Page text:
Russell Bayly relaxing at home with his neighbor Tad Davidson (Lady Mary Fleming), August 2008. Photo by Tony Burton.

Russell Bayly, aged 89, relaxing at home with his neighbor Tad Davidson (Lady Mary Fleming), August 2008. Photo by Tony Burton.

After the war, Bayly attended the highly regarded Chouinard Art Institute (Chouinard School of Art and Design) in Los Angeles. He married Joan Virginia Young  in 1947, and the couple had four children: Russell Warder (1948-2016), David Hostetter (1951) Brooks (1952), and daughter Neville (1954).

In the 1950s, while working as a painting contractor, Bayly found recognition as a designer, primarily of furniture. For example, his work was highlighted in a national exhibition of Californian design first held at the Pasadena Art Museum from 12 January to 23 February 1958. Over the years, Bayly filed for several patents relating to original furniture designs. These almost certainly included the “prototype chair in steel, teak and fabric”, shown in a photograph that appeared in California Design in 1965. A matching ottoman was also available.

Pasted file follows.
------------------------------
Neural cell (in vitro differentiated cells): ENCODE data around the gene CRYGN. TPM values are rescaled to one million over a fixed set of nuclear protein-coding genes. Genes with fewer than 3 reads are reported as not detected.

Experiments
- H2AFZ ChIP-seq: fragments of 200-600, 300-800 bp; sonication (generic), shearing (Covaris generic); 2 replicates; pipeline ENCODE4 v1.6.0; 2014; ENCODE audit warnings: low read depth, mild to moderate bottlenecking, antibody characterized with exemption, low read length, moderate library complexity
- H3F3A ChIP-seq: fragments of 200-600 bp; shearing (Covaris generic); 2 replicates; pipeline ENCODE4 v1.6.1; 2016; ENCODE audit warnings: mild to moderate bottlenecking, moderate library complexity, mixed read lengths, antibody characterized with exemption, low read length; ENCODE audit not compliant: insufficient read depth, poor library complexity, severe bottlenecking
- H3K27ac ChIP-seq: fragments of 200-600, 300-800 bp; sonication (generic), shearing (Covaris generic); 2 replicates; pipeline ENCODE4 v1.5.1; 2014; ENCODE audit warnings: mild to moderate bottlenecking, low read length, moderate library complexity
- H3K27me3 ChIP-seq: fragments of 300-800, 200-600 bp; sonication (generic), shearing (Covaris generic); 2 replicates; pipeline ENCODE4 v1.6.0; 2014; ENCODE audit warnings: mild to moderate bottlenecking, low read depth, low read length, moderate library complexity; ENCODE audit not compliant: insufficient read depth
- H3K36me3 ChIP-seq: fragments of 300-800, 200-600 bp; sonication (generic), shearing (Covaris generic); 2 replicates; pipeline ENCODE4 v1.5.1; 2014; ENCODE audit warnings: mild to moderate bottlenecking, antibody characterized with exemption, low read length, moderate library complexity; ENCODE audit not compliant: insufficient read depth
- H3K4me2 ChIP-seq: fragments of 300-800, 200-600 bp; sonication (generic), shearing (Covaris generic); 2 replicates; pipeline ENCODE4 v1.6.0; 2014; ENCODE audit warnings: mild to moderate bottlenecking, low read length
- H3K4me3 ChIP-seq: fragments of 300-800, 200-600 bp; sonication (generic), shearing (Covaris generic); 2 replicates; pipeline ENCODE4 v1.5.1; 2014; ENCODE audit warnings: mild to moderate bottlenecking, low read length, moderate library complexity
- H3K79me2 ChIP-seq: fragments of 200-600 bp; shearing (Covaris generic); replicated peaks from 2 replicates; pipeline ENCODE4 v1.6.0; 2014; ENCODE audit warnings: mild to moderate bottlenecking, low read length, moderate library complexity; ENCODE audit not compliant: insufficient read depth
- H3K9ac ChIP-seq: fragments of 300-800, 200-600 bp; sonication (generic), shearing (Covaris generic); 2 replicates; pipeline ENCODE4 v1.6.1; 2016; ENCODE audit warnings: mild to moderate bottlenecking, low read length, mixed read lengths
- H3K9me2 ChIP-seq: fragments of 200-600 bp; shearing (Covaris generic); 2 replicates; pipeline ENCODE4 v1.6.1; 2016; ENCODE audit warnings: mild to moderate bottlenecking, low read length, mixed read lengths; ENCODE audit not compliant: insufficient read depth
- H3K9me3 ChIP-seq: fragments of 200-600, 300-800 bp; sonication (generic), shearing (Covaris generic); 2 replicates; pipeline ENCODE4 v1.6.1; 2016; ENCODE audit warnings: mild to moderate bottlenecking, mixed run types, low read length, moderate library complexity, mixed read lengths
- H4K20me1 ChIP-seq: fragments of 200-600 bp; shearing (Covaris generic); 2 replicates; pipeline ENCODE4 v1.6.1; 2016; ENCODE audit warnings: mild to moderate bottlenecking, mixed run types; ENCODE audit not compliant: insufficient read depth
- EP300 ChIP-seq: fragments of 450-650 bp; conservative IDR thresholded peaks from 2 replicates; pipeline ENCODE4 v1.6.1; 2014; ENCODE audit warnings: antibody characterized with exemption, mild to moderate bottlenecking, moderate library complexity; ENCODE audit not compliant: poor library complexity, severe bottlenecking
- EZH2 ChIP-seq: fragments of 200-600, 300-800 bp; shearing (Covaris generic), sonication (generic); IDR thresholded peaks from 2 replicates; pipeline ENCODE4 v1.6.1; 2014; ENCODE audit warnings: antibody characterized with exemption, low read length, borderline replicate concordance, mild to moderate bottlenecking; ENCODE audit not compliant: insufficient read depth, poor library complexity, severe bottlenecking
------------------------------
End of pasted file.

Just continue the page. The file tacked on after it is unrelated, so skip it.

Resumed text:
In the mid-1960s, the well-known industrial designer Victor J. Papanek, who had been at design school with Bayly, offered him a position as associate professor of design at Purdue University. Bayly taught there for four years, ending in 1971.

Bayly and his wife, Bee, moved to Jocotepec in late 1971, and rented a house there while beginning construction of their own home. While the Guadalajara Reporter for 20 July 1974 reports that Russell and his wife Bee had just entertained friends to a farewell party, prior to Russell “returning to his college teaching position in California”, Russell was no longer teaching by that time, though he did return to Los Alamos, California, and subsequently Santa Barbara, to make a living. Bayly regularly returned to Jocotepec prior to becoming a full-time resident of the town in the 1980s.